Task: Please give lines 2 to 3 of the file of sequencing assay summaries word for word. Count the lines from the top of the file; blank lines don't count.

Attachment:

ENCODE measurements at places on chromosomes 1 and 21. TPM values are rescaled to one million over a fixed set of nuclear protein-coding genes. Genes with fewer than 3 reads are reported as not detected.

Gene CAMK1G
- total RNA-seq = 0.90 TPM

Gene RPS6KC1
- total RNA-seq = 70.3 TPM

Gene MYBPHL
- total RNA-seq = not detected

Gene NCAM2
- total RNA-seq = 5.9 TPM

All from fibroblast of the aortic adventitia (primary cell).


Gene CAMK1G
- total RNA-seq = 0.90 TPM